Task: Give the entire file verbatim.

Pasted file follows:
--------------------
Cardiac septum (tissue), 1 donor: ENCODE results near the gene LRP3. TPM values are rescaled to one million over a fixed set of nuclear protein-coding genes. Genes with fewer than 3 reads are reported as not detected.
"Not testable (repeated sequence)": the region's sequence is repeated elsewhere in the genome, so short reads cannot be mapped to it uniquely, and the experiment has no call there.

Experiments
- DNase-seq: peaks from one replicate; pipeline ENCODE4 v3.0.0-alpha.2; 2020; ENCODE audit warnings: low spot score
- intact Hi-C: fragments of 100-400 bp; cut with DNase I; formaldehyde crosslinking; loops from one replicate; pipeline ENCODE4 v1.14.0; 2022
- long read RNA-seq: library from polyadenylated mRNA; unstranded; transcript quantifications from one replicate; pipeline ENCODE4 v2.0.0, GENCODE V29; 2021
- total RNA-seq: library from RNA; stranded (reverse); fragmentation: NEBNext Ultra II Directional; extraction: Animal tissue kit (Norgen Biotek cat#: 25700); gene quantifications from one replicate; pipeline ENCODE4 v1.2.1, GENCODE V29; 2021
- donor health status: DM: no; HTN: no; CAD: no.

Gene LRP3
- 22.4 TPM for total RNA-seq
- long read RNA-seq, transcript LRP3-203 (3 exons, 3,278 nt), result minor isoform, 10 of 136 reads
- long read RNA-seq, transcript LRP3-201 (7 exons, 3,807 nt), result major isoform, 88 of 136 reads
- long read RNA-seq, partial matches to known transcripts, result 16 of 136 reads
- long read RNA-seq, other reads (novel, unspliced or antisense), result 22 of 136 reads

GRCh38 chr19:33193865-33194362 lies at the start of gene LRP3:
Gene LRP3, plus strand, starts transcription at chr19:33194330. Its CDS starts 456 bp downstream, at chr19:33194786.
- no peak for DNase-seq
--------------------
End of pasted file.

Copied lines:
Cardiac septum (tissue), 1 donor: ENCODE results near the gene LRP3. TPM values are rescaled to one million over a fixed set of nuclear protein-coding genes. Genes with fewer than 3 reads are reported as not detected.
"Not testable (repeated sequence)": the region's sequence is repeated elsewhere in the genome, so short reads cannot be mapped to it uniquely, and the experiment has no call there.

Experiments
- DNase-seq: peaks from one replicate; pipeline ENCODE4 v3.0.0-alpha.2; 2020; ENCODE audit warnings: low spot score
- intact Hi-C: fragments of 100-400 bp; cut with DNase I; formaldehyde crosslinking; loops from one replicate; pipeline ENCODE4 v1.14.0; 2022
- long read RNA-seq: library from polyadenylated mRNA; unstranded; transcript quantifications from one replicate; pipeline ENCODE4 v2.0.0, GENCODE V29; 2021
- total RNA-seq: library from RNA; stranded (reverse); fragmentation: NEBNext Ultra II Directional; extraction: Animal tissue kit (Norgen Biotek cat#: 25700); gene quantifications from one replicate; pipeline ENCODE4 v1.2.1, GENCODE V29; 2021
- donor health status: DM: no; HTN: no; CAD: no.

Gene LRP3
- 22.4 TPM for total RNA-seq
- long read RNA-seq, transcript LRP3-203 (3 exons, 3,278 nt), result minor isoform, 10 of 136 reads
- long read RNA-seq, transcript LRP3-201 (7 exons, 3,807 nt), result major isoform, 88 of 136 reads
- long read RNA-seq, partial matches to known transcripts, result 16 of 136 reads
- long read RNA-seq, other reads (novel, unspliced or antisense), result 22 of 136 reads

GRCh38 chr19:33193865-33194362 lies at the start of gene LRP3:
Gene LRP3, plus strand, starts transcription at chr19:33194330. Its CDS starts 456 bp downstream, at chr19:33194786.
- no peak for DNase-seq